The news was shared on the WhatsApp group, and after August 2020, when the ivermectin regimen was in use by others in the group, they had collectively lost only one out of 104 severe patients between them – a diabetic patient in a hyperglycaemic coma who could not get to a hospital for an insulin infusion.

In September and December 2020, the observations of this group of doctors were presented to other primary care doctors in Zimbabwe. The message was clear; Ivermectin-based combination therapy was working as part of sequenced multidrug therapy. Mortality dropped from 35.4% in hospitalised hypoxic patients on no treatment (remember how we were told to do nothing until you are ready for hospital?) to  <1% on early treatment, home nursing and home care.

With the shortage of facilities and equipment, doctors managed patients in their homes with blood oxygen saturations as low as 55%. For example, a nurse managed a patient saturating at under 50% on 10 litres of oxygen a minute overnight on an Ivermectin regimen while waiting for an ambulance. He recovered completely. However, many patients were treated at home without oxygen. It is this group of patients that has provided us with the valuable data we present in the peer-reviewed article.

Patients selected had an SpO2 value on intake of 51–93%, with all SpO2 values recorded and documented to have been obtained on room air (in almost every case because oxygen was not available), and at least one SpO2 value obtained within 48 hours after Ivermectin administration. There were 34 severely ill patients included. Oxygen saturations were tracked using pulse oximeters. These were provided  by the intake nurse, unless the patient already had one that the nurse deemed of reliable quality. The patient or a family member recorded readings regularly.

Below is the series of pulse oximeter readings over 3 hours for a 25 year old male patient treated on room air. They were taken on initiation of treatment, at 45 minutes, 90 minutes and 3 hours.

All but three patients had significantly increased SpO2 values (blood oxygen saturations) within 24 h after the first Ivermectin dose, and for those who like the p-value, our paired t-test had a p < 0.0000001. This is an impressive outcome for this study, and two other studies, independently carried out in Nigeria and the USA(1,2), have shown the same results. One of the tenets of good science is that results can be duplicated; it’s serendipitous for us that this has happened for our study.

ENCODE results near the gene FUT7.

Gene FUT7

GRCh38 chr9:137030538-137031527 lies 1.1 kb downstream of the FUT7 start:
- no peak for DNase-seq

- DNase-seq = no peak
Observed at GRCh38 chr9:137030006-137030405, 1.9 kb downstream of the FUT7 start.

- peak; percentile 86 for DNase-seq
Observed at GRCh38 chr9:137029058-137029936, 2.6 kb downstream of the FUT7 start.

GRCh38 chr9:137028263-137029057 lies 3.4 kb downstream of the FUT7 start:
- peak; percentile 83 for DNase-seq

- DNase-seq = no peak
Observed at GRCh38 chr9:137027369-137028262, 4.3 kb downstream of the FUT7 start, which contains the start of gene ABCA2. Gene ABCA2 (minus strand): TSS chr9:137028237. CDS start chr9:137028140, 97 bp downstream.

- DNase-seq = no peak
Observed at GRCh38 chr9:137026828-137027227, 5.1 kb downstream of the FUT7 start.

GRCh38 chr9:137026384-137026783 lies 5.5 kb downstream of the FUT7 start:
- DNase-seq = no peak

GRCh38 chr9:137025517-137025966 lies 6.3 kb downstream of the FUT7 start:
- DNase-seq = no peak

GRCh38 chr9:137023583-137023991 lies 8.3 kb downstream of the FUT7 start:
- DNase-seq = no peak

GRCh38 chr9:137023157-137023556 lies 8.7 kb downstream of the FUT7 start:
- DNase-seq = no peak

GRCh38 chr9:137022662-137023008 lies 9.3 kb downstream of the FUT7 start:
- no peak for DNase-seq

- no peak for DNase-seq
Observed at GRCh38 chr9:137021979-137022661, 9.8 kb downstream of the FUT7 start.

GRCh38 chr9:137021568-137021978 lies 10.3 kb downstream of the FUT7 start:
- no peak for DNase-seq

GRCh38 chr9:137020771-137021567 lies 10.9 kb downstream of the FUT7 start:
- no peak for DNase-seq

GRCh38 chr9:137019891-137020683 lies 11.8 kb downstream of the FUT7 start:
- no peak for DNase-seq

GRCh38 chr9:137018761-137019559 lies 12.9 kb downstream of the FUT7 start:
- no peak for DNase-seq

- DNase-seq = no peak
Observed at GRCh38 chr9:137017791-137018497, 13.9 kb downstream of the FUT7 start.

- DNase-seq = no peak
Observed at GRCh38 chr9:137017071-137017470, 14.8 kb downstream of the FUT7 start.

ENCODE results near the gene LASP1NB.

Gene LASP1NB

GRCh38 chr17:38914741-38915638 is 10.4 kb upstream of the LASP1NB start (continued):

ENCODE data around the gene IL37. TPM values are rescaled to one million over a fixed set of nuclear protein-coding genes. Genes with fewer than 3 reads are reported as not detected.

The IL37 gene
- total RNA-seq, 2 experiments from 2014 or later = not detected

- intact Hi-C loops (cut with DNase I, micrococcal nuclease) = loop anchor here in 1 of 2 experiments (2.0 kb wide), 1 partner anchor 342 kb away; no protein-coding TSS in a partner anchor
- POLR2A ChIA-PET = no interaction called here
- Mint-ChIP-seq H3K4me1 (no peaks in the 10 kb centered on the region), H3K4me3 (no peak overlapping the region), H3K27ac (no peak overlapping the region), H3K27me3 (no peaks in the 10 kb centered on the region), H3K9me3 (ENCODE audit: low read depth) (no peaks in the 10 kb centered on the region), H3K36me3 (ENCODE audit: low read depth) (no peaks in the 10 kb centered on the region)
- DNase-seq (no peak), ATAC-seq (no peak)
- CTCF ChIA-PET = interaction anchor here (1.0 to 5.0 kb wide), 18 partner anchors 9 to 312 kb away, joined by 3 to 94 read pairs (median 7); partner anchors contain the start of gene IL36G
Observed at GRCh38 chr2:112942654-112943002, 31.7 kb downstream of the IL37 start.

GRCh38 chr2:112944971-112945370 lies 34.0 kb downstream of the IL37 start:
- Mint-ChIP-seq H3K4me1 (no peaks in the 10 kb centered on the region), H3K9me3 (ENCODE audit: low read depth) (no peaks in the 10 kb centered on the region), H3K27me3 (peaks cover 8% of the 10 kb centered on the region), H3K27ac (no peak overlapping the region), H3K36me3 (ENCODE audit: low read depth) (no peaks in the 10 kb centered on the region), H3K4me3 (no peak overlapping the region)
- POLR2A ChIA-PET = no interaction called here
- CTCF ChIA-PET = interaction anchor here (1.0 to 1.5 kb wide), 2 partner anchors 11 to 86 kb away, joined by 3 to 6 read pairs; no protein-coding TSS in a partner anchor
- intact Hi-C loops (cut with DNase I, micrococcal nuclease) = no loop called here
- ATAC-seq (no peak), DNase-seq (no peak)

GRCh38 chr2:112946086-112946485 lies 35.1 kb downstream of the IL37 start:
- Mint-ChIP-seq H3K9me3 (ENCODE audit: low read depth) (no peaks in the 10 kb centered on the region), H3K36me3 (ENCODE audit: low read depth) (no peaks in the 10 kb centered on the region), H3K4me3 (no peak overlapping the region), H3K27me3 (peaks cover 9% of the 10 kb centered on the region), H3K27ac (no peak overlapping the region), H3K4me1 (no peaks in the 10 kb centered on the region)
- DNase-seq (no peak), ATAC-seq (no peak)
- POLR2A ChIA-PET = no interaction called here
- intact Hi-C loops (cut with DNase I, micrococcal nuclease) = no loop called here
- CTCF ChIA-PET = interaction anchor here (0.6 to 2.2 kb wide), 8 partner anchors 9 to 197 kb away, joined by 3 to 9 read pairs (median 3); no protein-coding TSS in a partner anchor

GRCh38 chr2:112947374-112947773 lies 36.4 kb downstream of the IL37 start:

Although ours is a small retrospective study, it is a real-world analysis of actual data that must contribute to the totality of evidence to inform evidence-based medicine. Our study employed rigorous analysis methods and should be used to inform future randomised control trials, particularly regarding effective dosages and reliable outcome measures.

This retrospective study was conducted following the Declaration of Helsinki and approved by the Institutional Review Board of The Medical Research Council of Zimbabwe (Protocol Code E293, 23 June 2021). With further respect for the patients, additional informed consent was obtained from all participants whose records were reviewed for the study once ethics approval was granted.


1 Babalola, O.E.; Ndanusa, Y.; Adesuyi, A.; Ogedengbe, O.J.; Thairu, Y.; Ogu, O. A randomised controlled trial of ivermectin monotherapy versus HCQ, IVM, and AZ combination therapy in COVID-19 patients in Nigeria. J. Infect. Dis. Epidemiol. 2021,7, 233.

2 Hazan, S.; Dave, S.; Gunaratne, A.W.; Dolai, S.; Clancy, R.L.; McCullough, P.A.; Borody, T.J. Effectiveness of ivermectin-based multidrug therapy in severely hypoxic, ambulatory COVID-19 patients. Future Microbiol. 2022, 17, 339–350. 

*Colleen Aldous has a doctorate and is a full Professor and Health Care scientist at UKZN’s medical school where she runs the doctoral academy at the College of Health Sciences. She has published over 130 peer-reviewed articles in rated journals.